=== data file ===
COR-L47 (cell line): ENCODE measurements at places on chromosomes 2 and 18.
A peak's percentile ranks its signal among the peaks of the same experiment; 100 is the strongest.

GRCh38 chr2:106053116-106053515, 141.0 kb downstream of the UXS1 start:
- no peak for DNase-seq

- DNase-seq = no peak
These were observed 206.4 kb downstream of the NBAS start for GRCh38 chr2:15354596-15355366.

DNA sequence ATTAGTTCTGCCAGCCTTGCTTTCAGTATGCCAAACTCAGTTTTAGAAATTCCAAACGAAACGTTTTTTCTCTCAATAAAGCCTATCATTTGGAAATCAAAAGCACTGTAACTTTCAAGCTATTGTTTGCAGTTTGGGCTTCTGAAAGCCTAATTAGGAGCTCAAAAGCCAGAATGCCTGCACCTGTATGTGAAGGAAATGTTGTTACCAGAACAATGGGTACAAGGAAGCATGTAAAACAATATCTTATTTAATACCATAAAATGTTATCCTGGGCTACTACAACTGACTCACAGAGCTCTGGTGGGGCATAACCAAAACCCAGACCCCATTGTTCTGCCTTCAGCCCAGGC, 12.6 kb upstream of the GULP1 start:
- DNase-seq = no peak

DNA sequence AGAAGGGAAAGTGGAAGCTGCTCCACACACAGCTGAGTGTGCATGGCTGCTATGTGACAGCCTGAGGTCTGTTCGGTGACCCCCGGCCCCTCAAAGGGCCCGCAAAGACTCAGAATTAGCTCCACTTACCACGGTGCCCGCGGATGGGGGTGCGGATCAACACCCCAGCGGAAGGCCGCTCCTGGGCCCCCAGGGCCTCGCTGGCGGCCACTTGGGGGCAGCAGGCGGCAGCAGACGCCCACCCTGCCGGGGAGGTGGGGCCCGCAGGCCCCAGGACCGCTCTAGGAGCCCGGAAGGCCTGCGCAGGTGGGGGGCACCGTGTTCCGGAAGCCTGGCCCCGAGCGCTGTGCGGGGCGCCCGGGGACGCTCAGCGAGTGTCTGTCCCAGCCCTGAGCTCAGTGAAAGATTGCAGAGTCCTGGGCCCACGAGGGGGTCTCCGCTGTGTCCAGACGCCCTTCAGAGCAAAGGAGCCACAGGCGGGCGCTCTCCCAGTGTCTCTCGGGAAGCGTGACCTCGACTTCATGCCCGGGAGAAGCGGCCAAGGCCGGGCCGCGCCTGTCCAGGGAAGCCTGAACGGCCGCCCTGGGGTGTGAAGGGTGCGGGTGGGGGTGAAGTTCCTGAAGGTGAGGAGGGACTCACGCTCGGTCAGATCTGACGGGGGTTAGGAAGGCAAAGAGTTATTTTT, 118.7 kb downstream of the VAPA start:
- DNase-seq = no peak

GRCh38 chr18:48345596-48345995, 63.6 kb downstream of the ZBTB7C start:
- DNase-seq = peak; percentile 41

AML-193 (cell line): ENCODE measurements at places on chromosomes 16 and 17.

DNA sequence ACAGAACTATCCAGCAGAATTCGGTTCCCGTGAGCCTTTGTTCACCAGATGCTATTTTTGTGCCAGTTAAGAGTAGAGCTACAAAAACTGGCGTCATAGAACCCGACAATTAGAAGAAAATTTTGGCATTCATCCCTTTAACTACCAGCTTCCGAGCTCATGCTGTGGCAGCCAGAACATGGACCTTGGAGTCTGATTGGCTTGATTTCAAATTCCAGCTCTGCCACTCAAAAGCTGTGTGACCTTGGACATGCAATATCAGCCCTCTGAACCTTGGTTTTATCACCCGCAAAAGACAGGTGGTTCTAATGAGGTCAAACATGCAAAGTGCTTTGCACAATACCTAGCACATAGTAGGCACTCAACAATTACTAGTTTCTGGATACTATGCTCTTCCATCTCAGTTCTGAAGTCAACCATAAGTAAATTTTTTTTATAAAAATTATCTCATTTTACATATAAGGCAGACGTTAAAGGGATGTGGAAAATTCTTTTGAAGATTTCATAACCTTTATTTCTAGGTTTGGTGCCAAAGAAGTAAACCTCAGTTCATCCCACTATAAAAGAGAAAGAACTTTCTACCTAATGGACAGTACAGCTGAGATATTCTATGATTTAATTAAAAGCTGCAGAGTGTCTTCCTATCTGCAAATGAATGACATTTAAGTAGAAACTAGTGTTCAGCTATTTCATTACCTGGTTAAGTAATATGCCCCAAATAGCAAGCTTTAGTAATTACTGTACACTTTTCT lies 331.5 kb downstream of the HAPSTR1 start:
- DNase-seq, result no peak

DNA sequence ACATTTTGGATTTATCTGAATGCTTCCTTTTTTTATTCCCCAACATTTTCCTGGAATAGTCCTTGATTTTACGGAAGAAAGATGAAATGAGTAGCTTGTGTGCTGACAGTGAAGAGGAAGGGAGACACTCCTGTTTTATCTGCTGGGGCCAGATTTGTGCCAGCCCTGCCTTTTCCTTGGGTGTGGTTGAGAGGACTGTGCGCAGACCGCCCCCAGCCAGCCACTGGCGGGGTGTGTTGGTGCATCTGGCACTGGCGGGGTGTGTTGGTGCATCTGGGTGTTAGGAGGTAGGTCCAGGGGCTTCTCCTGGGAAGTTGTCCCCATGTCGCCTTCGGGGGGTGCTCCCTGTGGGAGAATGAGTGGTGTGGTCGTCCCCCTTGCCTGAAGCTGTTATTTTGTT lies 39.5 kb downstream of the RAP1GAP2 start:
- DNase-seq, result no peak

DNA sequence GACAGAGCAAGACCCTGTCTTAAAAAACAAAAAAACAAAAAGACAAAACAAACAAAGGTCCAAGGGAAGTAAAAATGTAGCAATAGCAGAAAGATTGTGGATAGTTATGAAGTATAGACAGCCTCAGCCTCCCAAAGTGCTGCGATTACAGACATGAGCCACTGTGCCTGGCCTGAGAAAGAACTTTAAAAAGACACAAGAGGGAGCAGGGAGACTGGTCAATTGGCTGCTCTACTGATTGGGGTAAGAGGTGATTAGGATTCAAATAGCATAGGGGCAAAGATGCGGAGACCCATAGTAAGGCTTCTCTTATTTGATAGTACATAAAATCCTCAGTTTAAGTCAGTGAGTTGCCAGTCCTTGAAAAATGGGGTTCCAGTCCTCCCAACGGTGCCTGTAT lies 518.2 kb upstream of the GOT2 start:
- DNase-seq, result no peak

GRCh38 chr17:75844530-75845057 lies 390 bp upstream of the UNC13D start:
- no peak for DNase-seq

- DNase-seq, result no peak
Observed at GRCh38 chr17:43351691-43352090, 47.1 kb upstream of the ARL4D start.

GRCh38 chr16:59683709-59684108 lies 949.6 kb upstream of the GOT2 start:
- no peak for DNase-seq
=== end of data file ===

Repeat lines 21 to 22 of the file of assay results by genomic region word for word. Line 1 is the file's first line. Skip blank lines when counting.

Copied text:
- no peak for DNase-seq

- DNase-seq, result no peak